Although it seems that Scrooge found his own reformation in seeing his future (a dull death, a dull grave), the good thing about it was that he actually found the heart to change from within him. It was the things of his past and of his present that comprised the ingredients of his reformation. He saw that he could step outside his self-centered realm, make others happy, and even share happiness with them.

That was exactly my own point of reformation. I may disprove of the way they anchor Christmas celebrations with the birth of an alleged savior, but the spirit of the celebration itself cannot be discounted. Those staunch killjoys (am I still included here?) can freely shed their shells and take part at least in giving a breather for those who find life stifling and tiring.

The Philippines is in toil the whole year round, and Christmas can be one of days of the year when it can make merriment. In realizing these things, I do not want to spoil the celebration, at least within my family circles.


(Quote taken from A Christmas Carol by Charles Dickens, A Watermill Classic)

* potboiler – a literary composition of poor quality that was written quickly to make money (to boil the pot)

Monday, December 20, 2010

Yule Talk 1: A Friendly Reminder

It would be hard to deny the festive atmosphere around. And perhaps for this reason the National Telecommunications Commission or NTC has put out a reminder for all the busy buyers and shoppers of the Christmas season.

Received this message recently from a sender named NTC:


The text message looks genuine enough for me.

Anyway, I have been thinking over if I would proceed with my usual Christmas blog series (see the Navidad Talk series here; and the Season’s Talk Series here) for I think I have already said what I had to say about Christmas. I am still critical of its origins and yet I was able to find some fine reasons to join in the festivities upon rereading some books. It was at that point that I was convinced that I can proceed, after all, with a series. Which I have named now as Yule Talk.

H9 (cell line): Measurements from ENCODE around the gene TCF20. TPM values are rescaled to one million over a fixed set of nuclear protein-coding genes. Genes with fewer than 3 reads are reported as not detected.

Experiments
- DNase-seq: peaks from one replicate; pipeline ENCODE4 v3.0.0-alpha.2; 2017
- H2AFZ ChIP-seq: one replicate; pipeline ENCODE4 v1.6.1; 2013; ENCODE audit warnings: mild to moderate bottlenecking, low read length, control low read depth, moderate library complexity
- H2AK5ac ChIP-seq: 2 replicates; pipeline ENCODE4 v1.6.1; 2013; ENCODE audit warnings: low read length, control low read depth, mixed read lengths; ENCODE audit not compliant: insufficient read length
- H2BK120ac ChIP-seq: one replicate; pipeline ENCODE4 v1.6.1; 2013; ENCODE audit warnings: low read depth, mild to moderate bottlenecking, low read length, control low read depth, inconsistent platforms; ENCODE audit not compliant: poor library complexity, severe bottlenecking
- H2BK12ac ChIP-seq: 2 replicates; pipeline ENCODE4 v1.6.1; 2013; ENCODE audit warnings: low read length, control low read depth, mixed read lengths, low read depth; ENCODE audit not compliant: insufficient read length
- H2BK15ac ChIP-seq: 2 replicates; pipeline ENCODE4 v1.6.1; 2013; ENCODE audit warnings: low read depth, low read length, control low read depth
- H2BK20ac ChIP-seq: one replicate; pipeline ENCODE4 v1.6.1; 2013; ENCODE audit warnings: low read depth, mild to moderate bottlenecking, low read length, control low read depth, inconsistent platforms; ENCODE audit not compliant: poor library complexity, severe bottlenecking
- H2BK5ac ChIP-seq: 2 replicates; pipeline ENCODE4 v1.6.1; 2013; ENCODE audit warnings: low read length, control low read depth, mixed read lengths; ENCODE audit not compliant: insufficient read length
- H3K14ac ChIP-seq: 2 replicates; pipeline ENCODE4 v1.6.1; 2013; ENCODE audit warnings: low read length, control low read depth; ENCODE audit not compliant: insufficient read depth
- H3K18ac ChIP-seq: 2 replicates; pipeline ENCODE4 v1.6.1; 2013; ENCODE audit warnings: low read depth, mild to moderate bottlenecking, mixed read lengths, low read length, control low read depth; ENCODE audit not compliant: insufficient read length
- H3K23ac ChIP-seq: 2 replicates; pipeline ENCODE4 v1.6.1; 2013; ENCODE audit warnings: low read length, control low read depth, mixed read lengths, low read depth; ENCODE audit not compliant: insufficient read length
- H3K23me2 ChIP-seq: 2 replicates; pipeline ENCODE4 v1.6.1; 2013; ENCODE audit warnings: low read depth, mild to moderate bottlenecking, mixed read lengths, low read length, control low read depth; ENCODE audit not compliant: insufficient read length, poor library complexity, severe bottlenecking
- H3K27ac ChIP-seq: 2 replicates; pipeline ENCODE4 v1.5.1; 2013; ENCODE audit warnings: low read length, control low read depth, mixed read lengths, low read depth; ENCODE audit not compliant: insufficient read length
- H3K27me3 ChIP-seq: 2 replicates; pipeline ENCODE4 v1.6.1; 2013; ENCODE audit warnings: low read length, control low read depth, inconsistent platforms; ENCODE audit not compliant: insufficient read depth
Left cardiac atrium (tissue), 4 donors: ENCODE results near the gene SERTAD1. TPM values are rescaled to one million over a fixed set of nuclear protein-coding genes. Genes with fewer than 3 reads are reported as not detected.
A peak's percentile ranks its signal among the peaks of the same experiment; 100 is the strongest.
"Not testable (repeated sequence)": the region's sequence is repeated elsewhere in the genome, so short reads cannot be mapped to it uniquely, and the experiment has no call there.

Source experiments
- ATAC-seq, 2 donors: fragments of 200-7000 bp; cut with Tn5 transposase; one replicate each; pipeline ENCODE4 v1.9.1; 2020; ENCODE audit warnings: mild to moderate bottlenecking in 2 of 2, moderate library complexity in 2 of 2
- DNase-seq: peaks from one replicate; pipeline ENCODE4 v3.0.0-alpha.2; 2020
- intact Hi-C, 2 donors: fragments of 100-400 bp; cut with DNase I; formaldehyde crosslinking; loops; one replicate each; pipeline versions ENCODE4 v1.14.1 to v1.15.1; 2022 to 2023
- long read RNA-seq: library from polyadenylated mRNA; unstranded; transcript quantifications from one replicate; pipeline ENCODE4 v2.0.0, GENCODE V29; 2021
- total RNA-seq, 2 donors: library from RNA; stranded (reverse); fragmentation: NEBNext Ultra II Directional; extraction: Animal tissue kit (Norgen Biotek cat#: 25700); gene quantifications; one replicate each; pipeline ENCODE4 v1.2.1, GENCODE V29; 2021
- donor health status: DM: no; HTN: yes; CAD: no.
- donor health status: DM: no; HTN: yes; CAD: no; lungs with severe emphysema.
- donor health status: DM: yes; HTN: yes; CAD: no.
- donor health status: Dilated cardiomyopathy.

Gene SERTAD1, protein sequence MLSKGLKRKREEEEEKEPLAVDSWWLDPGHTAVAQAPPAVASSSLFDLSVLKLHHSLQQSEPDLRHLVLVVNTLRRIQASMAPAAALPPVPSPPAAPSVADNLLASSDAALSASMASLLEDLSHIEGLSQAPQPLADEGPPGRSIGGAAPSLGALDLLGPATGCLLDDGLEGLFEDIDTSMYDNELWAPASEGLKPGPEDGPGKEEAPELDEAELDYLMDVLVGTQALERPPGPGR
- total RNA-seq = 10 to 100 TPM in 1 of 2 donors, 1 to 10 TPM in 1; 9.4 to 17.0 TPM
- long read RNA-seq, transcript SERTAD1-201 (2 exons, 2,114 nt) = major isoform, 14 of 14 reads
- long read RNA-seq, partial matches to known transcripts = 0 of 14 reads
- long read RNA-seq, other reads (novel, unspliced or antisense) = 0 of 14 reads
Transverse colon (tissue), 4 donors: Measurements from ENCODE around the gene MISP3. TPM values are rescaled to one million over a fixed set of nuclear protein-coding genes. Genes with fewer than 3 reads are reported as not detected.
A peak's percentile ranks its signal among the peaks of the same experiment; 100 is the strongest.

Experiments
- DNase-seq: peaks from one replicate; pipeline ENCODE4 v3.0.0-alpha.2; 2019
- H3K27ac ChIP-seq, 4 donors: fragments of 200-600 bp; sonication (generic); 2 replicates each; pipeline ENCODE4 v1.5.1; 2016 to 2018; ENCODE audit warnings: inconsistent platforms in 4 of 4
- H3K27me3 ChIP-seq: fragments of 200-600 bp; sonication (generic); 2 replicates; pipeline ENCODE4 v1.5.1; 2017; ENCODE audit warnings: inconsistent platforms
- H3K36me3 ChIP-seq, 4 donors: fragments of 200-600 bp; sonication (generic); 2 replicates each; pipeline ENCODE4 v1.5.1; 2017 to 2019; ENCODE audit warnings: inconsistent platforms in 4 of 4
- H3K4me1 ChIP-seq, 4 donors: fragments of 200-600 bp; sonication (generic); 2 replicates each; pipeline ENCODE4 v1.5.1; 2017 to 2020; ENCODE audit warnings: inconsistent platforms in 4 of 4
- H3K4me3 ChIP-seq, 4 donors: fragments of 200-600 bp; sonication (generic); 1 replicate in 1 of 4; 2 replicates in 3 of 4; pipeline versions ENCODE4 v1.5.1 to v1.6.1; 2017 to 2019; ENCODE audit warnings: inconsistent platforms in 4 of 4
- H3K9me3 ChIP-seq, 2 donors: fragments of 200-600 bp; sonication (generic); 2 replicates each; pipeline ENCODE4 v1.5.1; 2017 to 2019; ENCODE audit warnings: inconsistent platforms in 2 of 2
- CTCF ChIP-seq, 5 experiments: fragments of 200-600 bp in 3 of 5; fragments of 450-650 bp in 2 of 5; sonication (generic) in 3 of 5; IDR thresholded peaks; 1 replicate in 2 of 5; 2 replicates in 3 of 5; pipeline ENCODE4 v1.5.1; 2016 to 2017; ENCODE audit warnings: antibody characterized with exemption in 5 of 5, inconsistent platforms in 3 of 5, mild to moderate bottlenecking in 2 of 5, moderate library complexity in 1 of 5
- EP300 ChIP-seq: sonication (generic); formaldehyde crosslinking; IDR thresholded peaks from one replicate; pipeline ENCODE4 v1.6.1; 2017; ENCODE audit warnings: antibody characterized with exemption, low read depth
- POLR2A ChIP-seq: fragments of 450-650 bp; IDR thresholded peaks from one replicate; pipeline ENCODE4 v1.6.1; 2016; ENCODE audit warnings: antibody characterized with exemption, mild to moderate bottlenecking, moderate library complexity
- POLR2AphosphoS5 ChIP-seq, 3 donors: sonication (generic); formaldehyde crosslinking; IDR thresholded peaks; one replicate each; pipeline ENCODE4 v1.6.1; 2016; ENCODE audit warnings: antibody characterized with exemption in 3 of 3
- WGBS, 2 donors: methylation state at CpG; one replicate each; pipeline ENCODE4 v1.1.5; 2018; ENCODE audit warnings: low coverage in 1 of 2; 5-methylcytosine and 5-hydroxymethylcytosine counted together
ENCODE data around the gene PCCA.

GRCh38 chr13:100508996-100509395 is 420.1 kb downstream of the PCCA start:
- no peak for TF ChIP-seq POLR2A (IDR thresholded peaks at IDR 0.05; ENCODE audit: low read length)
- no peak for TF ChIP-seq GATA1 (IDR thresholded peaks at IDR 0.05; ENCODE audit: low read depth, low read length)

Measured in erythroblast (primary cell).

Up next: a discussion of ‘A Christmas Carol’.

Tuesday, November 23, 2010

Sa Gunita (para sa pag-alaala sa mga naging biktima ng Maguindanao Masaker)

Hindi kayang tuyuin ng isang taon
Ang mga dugong sa lupa’y tumapon,
Nang sa isang iglap, noong ika-23 ng Nobyembre
Inihatid ng mga bala sa kabilang buhay
Ang hininga at mga pangarap
ng mga biktima ng Maguindanao

Hindi kayang ikubli ng labindalawang buwan
ang alingawngaw ng pighati at pangungulila
nitong mga kaanak, mga mahal sa buhay
ng mga naging bikitma ng Maguindanao

Pagkat sa gunita ng baya'y
umukit ang mapagmalaking
paglalantad ng mga naghahari-harian
sa Maguindanao -
sa gatilyo at pulbura
ginawang laruan
ang mga buhay na
'di nila nilikha at
'di nila pag-aari.
Sila'y mga diyos-diyosang may
kapit (noon) sa tanyag na Palacio.

Mulat pa rin ngayon
ang diwang tinulungan nilang mag-apoy,
nang tinangka nilang ikubli ang mga katawang nilisan ng buhay
ng backhoe at lupa.

Markado na rin ang pagbalik ng mga salarin sa lupa, ang kanilang
huling hantungan
Samo lamang sa piringang Hustisya -
gawing kasingtindi (kung 'di man higit pa) ang hatol sa
mga nag-astang berdugo ng Maguindanao.

At gawing buháy ang parusa sa kanila
at maging monumento ng pag-alaala
na sa likod ng maskara ng pamamahala